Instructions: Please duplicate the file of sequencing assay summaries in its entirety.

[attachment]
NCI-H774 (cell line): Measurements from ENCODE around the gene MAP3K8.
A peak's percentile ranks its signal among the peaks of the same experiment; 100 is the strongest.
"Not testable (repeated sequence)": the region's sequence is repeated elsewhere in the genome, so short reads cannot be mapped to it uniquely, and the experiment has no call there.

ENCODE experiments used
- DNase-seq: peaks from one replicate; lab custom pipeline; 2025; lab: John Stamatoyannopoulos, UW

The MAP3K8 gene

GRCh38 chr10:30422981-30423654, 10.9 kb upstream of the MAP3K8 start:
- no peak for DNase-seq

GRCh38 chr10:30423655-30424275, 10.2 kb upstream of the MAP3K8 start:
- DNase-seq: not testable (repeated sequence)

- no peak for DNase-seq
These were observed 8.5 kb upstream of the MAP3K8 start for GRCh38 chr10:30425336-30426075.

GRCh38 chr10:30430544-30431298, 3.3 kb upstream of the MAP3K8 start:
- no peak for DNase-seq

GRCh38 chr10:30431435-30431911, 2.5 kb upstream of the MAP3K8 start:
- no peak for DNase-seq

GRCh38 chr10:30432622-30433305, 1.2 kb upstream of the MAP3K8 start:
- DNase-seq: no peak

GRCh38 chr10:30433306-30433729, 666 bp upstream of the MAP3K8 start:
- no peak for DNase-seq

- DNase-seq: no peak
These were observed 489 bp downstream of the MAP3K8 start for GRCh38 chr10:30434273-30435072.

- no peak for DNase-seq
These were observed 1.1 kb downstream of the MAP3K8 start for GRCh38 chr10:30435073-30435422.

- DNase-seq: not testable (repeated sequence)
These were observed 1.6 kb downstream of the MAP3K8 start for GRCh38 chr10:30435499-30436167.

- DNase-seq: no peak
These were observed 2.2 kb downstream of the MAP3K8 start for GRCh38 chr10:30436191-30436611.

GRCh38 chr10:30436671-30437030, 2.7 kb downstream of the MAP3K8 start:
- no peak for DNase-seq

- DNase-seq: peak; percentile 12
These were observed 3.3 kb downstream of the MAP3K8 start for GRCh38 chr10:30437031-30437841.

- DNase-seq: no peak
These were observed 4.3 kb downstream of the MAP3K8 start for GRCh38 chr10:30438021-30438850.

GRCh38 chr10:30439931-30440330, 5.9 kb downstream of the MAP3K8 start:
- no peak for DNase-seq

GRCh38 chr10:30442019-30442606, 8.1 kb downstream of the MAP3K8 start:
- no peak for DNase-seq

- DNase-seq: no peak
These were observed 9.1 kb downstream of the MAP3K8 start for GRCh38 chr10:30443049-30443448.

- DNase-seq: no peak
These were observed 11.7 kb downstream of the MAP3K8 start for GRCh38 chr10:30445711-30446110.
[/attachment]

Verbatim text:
NCI-H774 (cell line): Measurements from ENCODE around the gene MAP3K8.
A peak's percentile ranks its signal among the peaks of the same experiment; 100 is the strongest.
"Not testable (repeated sequence)": the region's sequence is repeated elsewhere in the genome, so short reads cannot be mapped to it uniquely, and the experiment has no call there.

ENCODE experiments used
- DNase-seq: peaks from one replicate; lab custom pipeline; 2025; lab: John Stamatoyannopoulos, UW

The MAP3K8 gene

GRCh38 chr10:30422981-30423654, 10.9 kb upstream of the MAP3K8 start:
- no peak for DNase-seq

GRCh38 chr10:30423655-30424275, 10.2 kb upstream of the MAP3K8 start:
- DNase-seq: not testable (repeated sequence)

- no peak for DNase-seq
These were observed 8.5 kb upstream of the MAP3K8 start for GRCh38 chr10:30425336-30426075.

GRCh38 chr10:30430544-30431298, 3.3 kb upstream of the MAP3K8 start:
- no peak for DNase-seq

GRCh38 chr10:30431435-30431911, 2.5 kb upstream of the MAP3K8 start:
- no peak for DNase-seq

GRCh38 chr10:30432622-30433305, 1.2 kb upstream of the MAP3K8 start:
- DNase-seq: no peak

GRCh38 chr10:30433306-30433729, 666 bp upstream of the MAP3K8 start:
- no peak for DNase-seq

- DNase-seq: no peak
These were observed 489 bp downstream of the MAP3K8 start for GRCh38 chr10:30434273-30435072.

- no peak for DNase-seq
These were observed 1.1 kb downstream of the MAP3K8 start for GRCh38 chr10:30435073-30435422.

- DNase-seq: not testable (repeated sequence)
These were observed 1.6 kb downstream of the MAP3K8 start for GRCh38 chr10:30435499-30436167.

- DNase-seq: no peak
These were observed 2.2 kb downstream of the MAP3K8 start for GRCh38 chr10:30436191-30436611.

GRCh38 chr10:30436671-30437030, 2.7 kb downstream of the MAP3K8 start:
- no peak for DNase-seq

- DNase-seq: peak; percentile 12
These were observed 3.3 kb downstream of the MAP3K8 start for GRCh38 chr10:30437031-30437841.

- DNase-seq: no peak
These were observed 4.3 kb downstream of the MAP3K8 start for GRCh38 chr10:30438021-30438850.

GRCh38 chr10:30439931-30440330, 5.9 kb downstream of the MAP3K8 start:
- no peak for DNase-seq

GRCh38 chr10:30442019-30442606, 8.1 kb downstream of the MAP3K8 start:
- no peak for DNase-seq

- DNase-seq: no peak
These were observed 9.1 kb downstream of the MAP3K8 start for GRCh38 chr10:30443049-30443448.

- DNase-seq: no peak
These were observed 11.7 kb downstream of the MAP3K8 start for GRCh38 chr10:30445711-30446110.